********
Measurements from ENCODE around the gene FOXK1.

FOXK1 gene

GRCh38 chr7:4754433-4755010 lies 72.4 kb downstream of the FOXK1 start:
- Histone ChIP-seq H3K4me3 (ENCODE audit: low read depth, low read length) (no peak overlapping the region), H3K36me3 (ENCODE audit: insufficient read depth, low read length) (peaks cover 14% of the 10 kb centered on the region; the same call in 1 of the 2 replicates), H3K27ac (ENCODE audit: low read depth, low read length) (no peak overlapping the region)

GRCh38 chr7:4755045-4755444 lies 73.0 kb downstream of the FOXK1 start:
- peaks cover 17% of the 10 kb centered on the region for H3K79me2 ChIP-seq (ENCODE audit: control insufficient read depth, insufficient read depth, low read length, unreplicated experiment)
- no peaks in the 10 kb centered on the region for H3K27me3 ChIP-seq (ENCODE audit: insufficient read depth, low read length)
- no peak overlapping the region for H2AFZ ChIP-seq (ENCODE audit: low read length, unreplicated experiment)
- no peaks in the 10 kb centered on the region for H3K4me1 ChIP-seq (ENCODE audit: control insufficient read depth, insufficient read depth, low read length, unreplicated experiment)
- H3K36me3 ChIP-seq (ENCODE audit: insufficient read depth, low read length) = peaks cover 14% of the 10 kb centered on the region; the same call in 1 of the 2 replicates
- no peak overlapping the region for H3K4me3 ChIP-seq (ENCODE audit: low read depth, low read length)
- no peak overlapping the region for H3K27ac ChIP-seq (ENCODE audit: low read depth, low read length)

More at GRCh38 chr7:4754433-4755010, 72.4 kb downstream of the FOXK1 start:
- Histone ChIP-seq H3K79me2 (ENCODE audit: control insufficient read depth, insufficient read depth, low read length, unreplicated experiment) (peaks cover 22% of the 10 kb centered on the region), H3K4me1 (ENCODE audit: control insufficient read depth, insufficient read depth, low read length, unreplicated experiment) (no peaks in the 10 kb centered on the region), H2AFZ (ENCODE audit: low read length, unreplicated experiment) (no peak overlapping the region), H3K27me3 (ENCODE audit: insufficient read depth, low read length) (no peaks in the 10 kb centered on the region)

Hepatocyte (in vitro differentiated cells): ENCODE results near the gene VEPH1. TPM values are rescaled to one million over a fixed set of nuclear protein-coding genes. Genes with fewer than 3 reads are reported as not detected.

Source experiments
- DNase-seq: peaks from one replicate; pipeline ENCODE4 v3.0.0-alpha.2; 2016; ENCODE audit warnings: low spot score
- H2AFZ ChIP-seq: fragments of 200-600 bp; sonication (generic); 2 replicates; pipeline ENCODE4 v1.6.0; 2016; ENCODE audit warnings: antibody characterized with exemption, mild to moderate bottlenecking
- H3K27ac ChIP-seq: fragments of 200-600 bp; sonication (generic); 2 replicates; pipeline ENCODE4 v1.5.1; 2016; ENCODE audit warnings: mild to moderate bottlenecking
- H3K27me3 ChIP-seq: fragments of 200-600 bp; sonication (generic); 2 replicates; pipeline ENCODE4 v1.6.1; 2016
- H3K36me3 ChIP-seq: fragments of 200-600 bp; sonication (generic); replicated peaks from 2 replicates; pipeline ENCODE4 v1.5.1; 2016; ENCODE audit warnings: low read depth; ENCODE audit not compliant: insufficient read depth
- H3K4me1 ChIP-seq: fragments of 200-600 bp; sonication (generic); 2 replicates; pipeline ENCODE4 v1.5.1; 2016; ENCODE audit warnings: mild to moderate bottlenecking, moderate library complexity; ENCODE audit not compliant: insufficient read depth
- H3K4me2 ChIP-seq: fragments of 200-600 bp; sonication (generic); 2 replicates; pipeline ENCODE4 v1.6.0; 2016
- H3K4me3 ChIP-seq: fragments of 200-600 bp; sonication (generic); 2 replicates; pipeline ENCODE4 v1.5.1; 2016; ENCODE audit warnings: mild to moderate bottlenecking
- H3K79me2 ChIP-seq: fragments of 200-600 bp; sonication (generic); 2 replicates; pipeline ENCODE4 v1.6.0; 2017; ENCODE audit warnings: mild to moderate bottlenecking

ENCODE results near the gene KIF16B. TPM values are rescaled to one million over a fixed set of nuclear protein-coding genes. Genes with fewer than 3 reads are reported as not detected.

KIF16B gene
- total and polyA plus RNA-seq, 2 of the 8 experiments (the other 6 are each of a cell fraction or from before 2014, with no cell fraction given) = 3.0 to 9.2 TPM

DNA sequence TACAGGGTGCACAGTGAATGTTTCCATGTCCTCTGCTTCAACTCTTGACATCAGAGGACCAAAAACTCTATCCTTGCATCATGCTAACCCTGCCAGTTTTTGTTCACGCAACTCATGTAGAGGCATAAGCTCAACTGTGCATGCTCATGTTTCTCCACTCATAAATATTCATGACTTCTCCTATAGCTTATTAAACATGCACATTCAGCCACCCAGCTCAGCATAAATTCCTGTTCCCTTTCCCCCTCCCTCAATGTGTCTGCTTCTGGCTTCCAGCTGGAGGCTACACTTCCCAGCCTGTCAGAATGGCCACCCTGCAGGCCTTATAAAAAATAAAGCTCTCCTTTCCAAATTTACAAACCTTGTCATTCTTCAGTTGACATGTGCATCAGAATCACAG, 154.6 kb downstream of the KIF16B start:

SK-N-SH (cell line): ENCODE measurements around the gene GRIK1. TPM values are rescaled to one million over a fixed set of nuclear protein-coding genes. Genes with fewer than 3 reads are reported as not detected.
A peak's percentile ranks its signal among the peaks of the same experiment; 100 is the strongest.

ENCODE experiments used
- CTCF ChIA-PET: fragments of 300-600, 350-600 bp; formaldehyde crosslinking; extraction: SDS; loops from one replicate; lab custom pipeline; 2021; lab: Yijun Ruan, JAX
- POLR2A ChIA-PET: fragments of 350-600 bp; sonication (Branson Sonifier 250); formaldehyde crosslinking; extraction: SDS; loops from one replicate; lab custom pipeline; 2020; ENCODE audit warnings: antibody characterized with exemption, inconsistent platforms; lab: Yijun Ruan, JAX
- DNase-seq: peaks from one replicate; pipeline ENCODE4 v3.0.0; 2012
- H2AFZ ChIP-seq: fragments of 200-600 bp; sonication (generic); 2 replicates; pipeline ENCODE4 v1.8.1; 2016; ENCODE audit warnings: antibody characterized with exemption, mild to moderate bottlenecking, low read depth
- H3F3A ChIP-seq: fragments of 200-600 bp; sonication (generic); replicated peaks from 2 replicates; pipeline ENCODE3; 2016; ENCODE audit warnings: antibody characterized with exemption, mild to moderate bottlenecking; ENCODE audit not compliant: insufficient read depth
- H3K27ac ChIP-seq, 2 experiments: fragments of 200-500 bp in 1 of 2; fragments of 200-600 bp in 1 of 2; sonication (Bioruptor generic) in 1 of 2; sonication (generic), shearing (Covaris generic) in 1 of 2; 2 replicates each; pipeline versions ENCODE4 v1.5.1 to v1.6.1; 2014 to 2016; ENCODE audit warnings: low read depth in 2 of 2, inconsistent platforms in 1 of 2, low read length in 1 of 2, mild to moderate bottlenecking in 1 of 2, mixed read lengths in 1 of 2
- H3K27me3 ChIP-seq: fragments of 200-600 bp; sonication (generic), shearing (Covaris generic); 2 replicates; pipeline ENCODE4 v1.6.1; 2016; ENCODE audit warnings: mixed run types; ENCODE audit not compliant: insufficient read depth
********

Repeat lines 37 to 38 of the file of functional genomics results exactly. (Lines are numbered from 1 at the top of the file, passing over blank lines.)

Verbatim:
- H3F3A ChIP-seq: fragments of 200-600 bp; sonication (generic); replicated peaks from 2 replicates; pipeline ENCODE3; 2016; ENCODE audit warnings: antibody characterized with exemption, mild to moderate bottlenecking; ENCODE audit not compliant: insufficient read depth
- H3K27ac ChIP-seq, 2 experiments: fragments of 200-500 bp in 1 of 2; fragments of 200-600 bp in 1 of 2; sonication (Bioruptor generic) in 1 of 2; sonication (generic), shearing (Covaris generic) in 1 of 2; 2 replicates each; pipeline versions ENCODE4 v1.5.1 to v1.6.1; 2014 to 2016; ENCODE audit warnings: low read depth in 2 of 2, inconsistent platforms in 1 of 2, low read length in 1 of 2, mild to moderate bottlenecking in 1 of 2, mixed read lengths in 1 of 2